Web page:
Fourth Industrial Revolution to be driven by Renewable Energy



20 January 2016 – Davos-Klosters, Switzerland – From the 46th Annual World Economic Forum in Davos this week, renewables are from being a romantic dream, they are central to meeting the energy demands that the Fourth Industrial Revolution will bring.

160120-pmwj42-renewable-WORLD ECONOMIC FORUMClean energy now accounts for more than half of all new energy supply, said Fatih Birol, Executive Director, International Energy Agency, Paris. The bulk of new installations – more than two-thirds – come from emerging countries, he added. “To meet climate change and growth targets, around 40% of future energy supply must come from zero-emission technologies.”

Hiroaki Nakanishi, Chairman and Chief Executive Officer, Hitachi, Japan; Co-Chair of the World Economic Forum Annual Meeting 2016, said the challenge has moved from having more renewable energy to having better energy systems. There are distributional challenges that come with the distance between generation sites of wind and solar energy and the load centres. “A more systematic approach is required to integrate renewable energy sources into an overall smart grid,” he stressed.

“More renewable energy means more investments in electric grids to manage loads and demands,” outlined Ignacio Sánchez Galán, Chairman and Chief Executive Officer, Iberdrola, Spain. Over the next 25 years, energy demand will increase by more than 80% globally, he added. As such, huge investments are required across all energy technologies as well as electric grids and distribution systems. There is no silver-bullet solution.

China will play a leading role in this transformation towards green and renewable energy, said Eric Xin Luo, Chief Executive Officer, Shunfeng International Clean Energy, People’s Republic of China. “The country has set an ambitious target that 25% of all energy production comes from renewable sources,” he said. In the meantime, China is already a leading exporter of clean energy technology – for instance, more than 60% of the world’s solar panels are manufactured in China.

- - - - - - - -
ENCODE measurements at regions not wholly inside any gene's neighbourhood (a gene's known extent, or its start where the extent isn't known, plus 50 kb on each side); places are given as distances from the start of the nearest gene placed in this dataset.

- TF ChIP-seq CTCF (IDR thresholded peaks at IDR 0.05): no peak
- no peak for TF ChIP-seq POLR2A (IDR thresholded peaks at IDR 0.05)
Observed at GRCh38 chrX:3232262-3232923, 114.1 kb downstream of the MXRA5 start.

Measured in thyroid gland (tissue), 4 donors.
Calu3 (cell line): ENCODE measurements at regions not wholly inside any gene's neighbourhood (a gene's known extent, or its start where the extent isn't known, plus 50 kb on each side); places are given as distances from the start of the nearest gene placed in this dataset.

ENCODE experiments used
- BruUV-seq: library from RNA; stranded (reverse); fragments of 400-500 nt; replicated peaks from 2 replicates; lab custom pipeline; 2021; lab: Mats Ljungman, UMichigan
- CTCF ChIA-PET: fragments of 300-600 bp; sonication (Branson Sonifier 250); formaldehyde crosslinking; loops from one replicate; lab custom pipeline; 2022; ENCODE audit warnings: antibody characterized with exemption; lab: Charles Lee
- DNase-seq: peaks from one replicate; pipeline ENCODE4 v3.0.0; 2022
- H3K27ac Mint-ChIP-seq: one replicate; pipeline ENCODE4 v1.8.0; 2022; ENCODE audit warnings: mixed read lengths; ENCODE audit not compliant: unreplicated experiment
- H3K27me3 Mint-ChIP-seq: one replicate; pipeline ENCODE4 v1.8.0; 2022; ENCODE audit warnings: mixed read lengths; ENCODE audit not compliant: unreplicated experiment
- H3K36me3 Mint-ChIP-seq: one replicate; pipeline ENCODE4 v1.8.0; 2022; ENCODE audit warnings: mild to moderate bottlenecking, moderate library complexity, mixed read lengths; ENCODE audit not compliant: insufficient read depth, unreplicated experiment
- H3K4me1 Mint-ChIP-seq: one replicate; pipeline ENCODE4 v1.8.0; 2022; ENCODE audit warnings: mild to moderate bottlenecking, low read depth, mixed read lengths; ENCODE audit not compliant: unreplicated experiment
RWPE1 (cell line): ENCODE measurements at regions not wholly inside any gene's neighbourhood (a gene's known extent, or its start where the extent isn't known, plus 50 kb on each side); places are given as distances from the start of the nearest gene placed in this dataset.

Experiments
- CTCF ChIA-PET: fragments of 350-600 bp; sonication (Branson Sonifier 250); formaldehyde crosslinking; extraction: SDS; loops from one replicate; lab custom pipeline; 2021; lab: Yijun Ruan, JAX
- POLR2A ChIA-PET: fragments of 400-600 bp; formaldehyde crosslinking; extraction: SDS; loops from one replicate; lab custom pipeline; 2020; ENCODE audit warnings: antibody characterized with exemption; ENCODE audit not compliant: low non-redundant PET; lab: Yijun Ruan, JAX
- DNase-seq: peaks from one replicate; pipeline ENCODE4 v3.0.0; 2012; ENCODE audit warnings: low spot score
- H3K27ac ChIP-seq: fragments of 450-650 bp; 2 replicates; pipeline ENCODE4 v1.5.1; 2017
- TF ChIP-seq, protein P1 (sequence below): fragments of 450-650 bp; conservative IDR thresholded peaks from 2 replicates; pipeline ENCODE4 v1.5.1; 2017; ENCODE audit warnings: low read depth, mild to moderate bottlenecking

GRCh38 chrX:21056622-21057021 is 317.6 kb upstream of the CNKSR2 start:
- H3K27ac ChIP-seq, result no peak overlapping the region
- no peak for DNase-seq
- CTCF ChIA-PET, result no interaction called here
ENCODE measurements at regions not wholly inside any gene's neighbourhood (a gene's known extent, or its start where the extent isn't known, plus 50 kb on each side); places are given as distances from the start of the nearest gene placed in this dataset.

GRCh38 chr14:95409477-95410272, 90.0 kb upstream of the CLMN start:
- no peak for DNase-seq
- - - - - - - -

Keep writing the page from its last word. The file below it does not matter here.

Over 2,500 leaders from business, government, international organizations, civil society, academia, media and the arts are participating in the 46th World Economic Forum Annual Meeting in Davos-Klosters, Switzerland, on 20-23 January. Under the theme, Mastering the Fourth Industrial Revolution, the programme comprises over 300 sessions, of which over 100 sessions will be webcast live.

Taking a formative role in shaping the discussion at the Annual Meeting 2016 as the Co-Chairs are: Mary Barra, Chairman and Chief Executive Officer, General Motors, USA; Sharan Burrow, General Secretary, International Trade Union Confederation (ITUC), Brussels; Satya Nadella, Chief Executive Officer, Microsoft Corporation, USA; Hiroaki Nakanishi, Chairman and Chief Executive Officer, Hitachi, Japan; Tidjane Thiam, Chief Executive Officer, Credit Suisse, Switzerland; and Amira Yahyaoui, Founder and Chair, Al Bawsala, Tunisia.

All about the Annual Meeting 2016: http://wef.ch/davos16 Download the event app: https://toplink.weforum.org/apps Open Forum programme: http://wef.ch/openforum Live webcasts: http://wef.ch/live; on demand http://wef.ch/youtube

The World Economic Forum is an international institution committed to improving the state of the world through public-private cooperation in the spirit of global citizenship. It engages with business, political, academic and other leaders of society to shape global, regional and industry agendas. Incorporated as a not-for-profit foundation in 1971 and headquartered in Geneva, Switzerland, the Forum is independent, impartial and not tied to any interests. It cooperates closely with all leading international organizations (www.weforum.org).

Source: World Economic Forum